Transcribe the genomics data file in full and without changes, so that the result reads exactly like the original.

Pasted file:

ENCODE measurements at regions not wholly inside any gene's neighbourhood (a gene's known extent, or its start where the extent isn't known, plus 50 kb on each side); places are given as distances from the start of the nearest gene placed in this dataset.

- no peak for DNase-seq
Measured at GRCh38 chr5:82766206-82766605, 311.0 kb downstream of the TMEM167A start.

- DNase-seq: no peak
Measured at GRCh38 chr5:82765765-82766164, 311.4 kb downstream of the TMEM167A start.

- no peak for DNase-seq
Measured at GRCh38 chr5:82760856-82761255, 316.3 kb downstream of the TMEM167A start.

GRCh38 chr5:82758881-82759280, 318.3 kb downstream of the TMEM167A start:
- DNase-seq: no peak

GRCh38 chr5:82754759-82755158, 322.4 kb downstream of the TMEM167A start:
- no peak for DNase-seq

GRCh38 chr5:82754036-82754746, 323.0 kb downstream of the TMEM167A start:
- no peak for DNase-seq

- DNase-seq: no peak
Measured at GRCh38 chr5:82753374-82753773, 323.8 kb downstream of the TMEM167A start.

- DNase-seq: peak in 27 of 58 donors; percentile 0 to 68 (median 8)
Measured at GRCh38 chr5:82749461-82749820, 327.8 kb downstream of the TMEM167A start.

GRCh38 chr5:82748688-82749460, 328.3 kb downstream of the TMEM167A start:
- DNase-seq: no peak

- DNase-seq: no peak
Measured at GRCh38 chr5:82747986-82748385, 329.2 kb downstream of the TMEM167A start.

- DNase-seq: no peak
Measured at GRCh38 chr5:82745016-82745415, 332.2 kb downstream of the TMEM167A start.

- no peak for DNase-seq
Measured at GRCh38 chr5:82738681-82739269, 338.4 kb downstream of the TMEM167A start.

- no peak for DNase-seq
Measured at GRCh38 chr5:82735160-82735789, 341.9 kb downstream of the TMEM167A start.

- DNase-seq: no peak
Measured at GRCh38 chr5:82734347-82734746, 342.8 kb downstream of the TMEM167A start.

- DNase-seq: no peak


ENCODE measurements at regions not wholly inside any gene's neighbourhood (a gene's known extent, or its start where the extent isn't known, plus 50 kb on each side); places are given as distances from the start of the nearest gene placed in this dataset.

- no peak for DNase-seq
Measured at GRCh38 chr5:82766206-82766605, 311.0 kb downstream of the TMEM167A start.

- DNase-seq: no peak
Measured at GRCh38 chr5:82765765-82766164, 311.4 kb downstream of the TMEM167A start.

- no peak for DNase-seq
Measured at GRCh38 chr5:82760856-82761255, 316.3 kb downstream of the TMEM167A start.

GRCh38 chr5:82758881-82759280, 318.3 kb downstream of the TMEM167A start:
- DNase-seq: no peak

GRCh38 chr5:82754759-82755158, 322.4 kb downstream of the TMEM167A start:
- no peak for DNase-seq

GRCh38 chr5:82754036-82754746, 323.0 kb downstream of the TMEM167A start:
- no peak for DNase-seq

- DNase-seq: no peak
Measured at GRCh38 chr5:82753374-82753773, 323.8 kb downstream of the TMEM167A start.

- DNase-seq: peak in 27 of 58 donors; percentile 0 to 68 (median 8)
Measured at GRCh38 chr5:82749461-82749820, 327.8 kb downstream of the TMEM167A start.

GRCh38 chr5:82748688-82749460, 328.3 kb downstream of the TMEM167A start:
- DNase-seq: no peak

- DNase-seq: no peak
Measured at GRCh38 chr5:82747986-82748385, 329.2 kb downstream of the TMEM167A start.

- DNase-seq: no peak
Measured at GRCh38 chr5:82745016-82745415, 332.2 kb downstream of the TMEM167A start.

- no peak for DNase-seq
Measured at GRCh38 chr5:82738681-82739269, 338.4 kb downstream of the TMEM167A start.

- no peak for DNase-seq
Measured at GRCh38 chr5:82735160-82735789, 341.9 kb downstream of the TMEM167A start.

- DNase-seq: no peak
Measured at GRCh38 chr5:82734347-82734746, 342.8 kb downstream of the TMEM167A start.

- DNase-seq: no peak